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Hard Times

Goodbye, goodbye good friends, goodbye – Bear In the Big Blue House.

Oh springtime! How bitter sweet you are. The sun occasionally visits, the air is fresh and the lectures softly begin to dwindle like a slow flame. Exams are approaching and it’s a very easy time to get stressed – but alas do not fear! Yes, schoolwork is important but it is not everything. This week we are looking at 7 famous authors who prove that intellect is quantifiable in more ways than one!

1. Mark Twain



At the age of 12, Twain was forced to drop out of school due to the death of his father. He went to work with his older brother, Orion, as a printer’s apprentice. He earned no money for this job, his only compensation being board and clothing. It was here that Twain began to write. (Oh Twain, you defiant human you!)



2.George Bernard Shaw


GBS was an autodidact. At age 14, he dropped out of school finding little value in formal education. “Schools and schoolmasters” he once said, “ are not popular as places of education and teachers, but rather prisons and turnkeys in which children are kept to prevent them disturbing and chaperoning their parents”. Shaw spent hours in the Nationals Gallery Of Dublin reading about art and history and literature. It was during this period that Shaw began to write.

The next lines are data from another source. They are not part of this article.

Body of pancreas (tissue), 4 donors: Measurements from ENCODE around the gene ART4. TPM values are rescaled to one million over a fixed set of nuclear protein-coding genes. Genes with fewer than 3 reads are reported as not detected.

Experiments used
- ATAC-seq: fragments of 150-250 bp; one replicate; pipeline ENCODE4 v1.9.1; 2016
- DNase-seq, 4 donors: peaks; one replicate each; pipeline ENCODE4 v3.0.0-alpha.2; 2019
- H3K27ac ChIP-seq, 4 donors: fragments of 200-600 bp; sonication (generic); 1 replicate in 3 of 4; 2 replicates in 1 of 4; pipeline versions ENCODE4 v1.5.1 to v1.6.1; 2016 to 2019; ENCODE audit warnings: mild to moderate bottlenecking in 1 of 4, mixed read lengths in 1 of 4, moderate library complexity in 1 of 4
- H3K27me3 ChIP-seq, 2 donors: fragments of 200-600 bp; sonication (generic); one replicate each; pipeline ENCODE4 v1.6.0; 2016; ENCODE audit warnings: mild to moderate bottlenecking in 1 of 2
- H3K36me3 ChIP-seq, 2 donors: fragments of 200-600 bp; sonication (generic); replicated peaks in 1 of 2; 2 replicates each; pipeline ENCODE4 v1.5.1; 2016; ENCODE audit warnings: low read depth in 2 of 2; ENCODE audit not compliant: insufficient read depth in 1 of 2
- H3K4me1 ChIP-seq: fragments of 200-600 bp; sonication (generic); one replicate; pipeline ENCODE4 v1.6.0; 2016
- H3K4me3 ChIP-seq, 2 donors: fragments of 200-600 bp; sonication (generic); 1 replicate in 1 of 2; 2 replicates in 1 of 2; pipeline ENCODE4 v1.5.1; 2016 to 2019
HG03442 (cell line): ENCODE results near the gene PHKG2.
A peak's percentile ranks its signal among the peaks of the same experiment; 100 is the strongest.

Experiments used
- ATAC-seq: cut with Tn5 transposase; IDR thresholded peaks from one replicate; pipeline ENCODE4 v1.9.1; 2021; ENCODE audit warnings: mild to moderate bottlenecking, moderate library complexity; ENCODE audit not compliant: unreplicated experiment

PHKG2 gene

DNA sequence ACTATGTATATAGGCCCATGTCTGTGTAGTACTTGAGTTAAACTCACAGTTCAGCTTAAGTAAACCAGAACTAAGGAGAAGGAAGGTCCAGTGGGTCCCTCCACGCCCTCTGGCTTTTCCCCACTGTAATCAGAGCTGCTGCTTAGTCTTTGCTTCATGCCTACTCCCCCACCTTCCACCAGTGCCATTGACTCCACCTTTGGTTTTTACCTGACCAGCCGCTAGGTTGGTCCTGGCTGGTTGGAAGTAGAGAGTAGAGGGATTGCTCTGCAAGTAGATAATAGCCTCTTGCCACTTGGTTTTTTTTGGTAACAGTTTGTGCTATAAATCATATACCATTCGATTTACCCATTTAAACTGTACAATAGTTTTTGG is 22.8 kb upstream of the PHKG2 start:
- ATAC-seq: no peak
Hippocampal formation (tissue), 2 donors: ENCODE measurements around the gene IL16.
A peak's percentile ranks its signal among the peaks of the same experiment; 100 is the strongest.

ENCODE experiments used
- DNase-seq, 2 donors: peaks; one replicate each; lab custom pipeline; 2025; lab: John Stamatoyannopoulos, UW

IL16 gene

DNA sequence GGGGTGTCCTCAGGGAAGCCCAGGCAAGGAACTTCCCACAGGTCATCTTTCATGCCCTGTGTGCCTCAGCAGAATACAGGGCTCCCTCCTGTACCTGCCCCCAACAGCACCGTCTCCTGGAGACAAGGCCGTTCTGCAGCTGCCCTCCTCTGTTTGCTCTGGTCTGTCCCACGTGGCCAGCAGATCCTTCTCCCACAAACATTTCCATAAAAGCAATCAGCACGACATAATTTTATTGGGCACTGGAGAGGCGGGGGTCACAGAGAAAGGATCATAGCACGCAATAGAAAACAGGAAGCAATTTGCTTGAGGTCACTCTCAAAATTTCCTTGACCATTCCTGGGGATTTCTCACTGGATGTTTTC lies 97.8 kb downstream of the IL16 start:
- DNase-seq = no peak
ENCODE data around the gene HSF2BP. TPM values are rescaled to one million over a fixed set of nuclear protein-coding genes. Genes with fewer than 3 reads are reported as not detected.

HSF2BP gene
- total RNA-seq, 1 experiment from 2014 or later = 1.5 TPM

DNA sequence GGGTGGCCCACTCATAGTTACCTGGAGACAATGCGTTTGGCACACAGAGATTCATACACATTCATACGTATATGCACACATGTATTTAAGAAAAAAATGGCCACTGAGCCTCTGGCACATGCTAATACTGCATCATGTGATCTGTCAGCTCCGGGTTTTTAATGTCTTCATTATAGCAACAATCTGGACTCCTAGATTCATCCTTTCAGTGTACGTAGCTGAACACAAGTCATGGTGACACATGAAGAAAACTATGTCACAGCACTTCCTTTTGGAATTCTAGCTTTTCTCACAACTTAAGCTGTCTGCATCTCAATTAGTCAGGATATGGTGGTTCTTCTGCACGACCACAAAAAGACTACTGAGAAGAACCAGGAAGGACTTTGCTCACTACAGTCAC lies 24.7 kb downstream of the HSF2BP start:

3. H.G Wells



This hip n’ cool science fiction author was pulled out of school when his father, a professional cricket player, fractured his thigh. (Apparently) cricket players earned a lot of money so the significant loss of income forced Wells to leave school at age 11. Wells took on an apprenticeship at the Southsea Drapery Emporium, (the equivalent of a minimum wage part-time job nowadays), which he hated with a burning passion (hashtag relatable). However, it was this grim apprenticeship that later inspired the novels The Wheels of Chance and Kipps.



4. William Faulkner


Faulkner was already writing quite profusely as a teenager, so he really didn’t care much for school. He dropped out at 15 to work in his Grandfather’s bank. At 22, without any formal diploma, he enrolled in Ole Miss, where his father worked (*cough* not that that had aaaaaanything to do with it). The rebel dropped out again after three semesters. Oh well, he didn’t do too badly for himself in the end, did he?

5. Charles Dickens



Dickens enjoyed a fancy pants private education up until the age of 12. His father was then thrown into a debtors’ prison and everything changed. Little Charles was forced to work at a boot blacking warehouse (for all your boot blacking needs). The work was grossly underpaid and very gruesome, these were very Hard Times indeed (wink wink, nudge nudge). Eventually, Dickens senior inherited a sum of money allowing him to get out of prison. Dickens went back to school, but his experiences in the factory stayed with him and carried through in to much of his work.



What do all of these wonderful authors have in common? Apart from dropping out of school for one reason or another, they all used their experiences to inspire their art. Try and keep this in mind on exam day. Study is an important thing, but it’s not the only thing, and it’s certainly not the end of the world. The moral of the story is, hard time builds character and things always work out in some way (it’s simple science, mom!).